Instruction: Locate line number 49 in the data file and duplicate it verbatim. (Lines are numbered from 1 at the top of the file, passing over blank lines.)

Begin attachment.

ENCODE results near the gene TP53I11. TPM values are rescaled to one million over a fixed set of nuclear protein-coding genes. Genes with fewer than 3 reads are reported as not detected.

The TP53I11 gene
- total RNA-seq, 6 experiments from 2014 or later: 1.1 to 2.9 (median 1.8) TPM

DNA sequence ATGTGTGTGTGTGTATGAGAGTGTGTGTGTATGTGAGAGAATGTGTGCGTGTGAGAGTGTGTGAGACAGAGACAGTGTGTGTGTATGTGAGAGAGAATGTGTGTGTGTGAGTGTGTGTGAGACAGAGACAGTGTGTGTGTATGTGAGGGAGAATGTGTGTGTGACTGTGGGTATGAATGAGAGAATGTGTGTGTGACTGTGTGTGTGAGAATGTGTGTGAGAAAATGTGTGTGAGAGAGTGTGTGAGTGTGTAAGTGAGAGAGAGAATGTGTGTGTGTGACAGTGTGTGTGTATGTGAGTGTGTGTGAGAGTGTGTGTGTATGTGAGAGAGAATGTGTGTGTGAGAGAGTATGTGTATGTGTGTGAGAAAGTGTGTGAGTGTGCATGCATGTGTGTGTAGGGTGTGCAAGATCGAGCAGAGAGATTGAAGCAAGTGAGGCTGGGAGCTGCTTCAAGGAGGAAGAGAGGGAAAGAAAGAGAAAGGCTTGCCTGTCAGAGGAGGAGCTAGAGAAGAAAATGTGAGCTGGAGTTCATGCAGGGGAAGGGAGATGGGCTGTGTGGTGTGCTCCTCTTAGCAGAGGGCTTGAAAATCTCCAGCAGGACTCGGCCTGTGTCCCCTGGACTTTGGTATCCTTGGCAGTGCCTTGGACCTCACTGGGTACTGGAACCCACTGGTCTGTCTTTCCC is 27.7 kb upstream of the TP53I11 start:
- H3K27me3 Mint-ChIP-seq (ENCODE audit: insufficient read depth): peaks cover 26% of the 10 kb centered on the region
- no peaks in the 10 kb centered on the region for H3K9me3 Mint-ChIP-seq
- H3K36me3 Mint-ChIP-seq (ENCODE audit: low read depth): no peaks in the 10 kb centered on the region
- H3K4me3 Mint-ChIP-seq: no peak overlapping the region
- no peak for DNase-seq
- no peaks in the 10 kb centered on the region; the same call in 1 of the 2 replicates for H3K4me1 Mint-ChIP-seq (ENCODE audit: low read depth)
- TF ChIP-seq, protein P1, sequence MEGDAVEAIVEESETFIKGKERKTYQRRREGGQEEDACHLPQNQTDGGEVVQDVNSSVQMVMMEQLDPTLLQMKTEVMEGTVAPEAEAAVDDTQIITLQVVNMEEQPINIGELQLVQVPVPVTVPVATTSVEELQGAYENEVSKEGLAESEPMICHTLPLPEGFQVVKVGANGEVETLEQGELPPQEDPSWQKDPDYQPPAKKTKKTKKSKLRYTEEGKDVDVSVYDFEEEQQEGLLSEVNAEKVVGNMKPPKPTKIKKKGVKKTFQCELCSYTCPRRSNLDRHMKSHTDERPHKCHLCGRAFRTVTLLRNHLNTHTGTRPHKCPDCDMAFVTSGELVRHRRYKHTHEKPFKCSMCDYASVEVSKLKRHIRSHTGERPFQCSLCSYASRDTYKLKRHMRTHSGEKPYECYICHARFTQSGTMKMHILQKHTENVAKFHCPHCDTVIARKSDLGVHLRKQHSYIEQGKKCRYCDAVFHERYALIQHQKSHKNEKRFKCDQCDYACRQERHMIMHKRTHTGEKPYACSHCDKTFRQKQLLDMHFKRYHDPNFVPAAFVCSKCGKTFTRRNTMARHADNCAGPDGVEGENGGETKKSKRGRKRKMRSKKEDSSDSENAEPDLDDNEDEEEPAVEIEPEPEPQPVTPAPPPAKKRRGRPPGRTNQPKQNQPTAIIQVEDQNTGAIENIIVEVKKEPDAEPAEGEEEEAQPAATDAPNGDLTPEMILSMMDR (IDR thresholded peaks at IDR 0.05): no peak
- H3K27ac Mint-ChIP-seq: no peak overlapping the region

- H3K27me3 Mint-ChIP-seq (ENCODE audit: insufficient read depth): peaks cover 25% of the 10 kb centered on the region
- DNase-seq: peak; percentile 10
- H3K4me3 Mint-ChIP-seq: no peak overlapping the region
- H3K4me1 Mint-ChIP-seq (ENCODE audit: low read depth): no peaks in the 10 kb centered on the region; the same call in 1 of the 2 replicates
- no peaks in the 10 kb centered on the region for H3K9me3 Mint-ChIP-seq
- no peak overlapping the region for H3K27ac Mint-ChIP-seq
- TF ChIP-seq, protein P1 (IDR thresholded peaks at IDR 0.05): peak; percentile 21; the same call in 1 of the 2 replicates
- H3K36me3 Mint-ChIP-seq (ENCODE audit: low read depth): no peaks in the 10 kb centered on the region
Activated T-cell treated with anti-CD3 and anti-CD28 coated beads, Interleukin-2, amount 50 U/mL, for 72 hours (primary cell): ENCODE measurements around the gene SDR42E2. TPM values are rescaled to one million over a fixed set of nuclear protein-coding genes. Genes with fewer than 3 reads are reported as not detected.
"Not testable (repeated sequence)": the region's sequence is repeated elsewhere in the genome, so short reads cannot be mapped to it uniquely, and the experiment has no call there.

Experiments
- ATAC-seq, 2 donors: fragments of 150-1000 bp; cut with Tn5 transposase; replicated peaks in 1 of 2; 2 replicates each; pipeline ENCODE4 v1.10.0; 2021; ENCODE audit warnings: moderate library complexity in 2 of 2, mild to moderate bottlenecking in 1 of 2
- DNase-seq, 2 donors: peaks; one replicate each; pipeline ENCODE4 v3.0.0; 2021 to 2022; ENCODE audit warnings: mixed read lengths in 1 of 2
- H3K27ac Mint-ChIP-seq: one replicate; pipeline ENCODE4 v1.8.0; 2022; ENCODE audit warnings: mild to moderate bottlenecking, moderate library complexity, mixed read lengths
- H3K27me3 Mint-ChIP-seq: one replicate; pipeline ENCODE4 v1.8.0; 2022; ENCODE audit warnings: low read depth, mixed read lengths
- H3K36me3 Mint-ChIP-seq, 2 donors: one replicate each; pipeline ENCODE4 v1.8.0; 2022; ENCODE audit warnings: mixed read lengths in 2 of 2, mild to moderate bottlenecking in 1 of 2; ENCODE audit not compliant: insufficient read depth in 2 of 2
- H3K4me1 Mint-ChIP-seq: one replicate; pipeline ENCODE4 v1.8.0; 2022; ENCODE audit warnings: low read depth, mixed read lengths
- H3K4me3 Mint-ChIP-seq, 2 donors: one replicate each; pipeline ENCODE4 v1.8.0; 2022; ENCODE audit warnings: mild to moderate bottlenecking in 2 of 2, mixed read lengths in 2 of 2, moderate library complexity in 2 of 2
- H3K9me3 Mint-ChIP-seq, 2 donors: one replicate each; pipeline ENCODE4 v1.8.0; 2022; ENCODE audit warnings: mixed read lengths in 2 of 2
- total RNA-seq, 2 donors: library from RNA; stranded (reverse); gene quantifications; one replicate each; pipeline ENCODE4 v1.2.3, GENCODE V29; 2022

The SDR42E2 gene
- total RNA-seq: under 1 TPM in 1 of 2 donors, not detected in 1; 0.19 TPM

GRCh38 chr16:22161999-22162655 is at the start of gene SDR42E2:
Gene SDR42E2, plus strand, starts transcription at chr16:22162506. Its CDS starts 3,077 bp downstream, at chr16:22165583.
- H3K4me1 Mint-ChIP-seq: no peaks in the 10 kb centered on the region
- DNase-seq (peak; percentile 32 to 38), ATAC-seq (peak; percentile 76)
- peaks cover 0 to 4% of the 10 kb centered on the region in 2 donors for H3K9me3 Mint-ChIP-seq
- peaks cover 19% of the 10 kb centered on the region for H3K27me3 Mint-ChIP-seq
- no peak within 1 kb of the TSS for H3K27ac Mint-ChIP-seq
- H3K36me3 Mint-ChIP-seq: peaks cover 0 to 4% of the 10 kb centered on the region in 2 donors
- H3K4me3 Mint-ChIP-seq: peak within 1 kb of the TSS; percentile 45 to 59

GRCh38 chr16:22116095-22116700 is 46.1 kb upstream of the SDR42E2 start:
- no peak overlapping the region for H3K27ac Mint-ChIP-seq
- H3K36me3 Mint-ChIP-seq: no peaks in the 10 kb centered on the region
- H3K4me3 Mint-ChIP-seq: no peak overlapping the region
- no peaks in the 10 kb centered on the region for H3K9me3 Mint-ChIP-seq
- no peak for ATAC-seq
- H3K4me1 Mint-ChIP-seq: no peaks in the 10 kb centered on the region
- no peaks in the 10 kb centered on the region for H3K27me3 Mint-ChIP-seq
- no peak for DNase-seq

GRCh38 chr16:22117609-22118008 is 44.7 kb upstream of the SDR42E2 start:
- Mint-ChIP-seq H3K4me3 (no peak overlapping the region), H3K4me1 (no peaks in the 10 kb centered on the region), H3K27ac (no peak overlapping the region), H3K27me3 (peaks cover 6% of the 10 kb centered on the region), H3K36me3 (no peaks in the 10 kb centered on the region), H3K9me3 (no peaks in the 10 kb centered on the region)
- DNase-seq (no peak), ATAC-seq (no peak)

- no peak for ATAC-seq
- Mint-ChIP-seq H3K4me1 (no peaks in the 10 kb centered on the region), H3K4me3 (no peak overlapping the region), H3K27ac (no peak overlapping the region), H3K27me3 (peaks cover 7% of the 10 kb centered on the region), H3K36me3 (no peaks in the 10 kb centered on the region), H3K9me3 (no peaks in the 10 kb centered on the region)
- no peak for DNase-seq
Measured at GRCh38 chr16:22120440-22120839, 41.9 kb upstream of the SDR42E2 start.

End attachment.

- no peak for ATAC-seq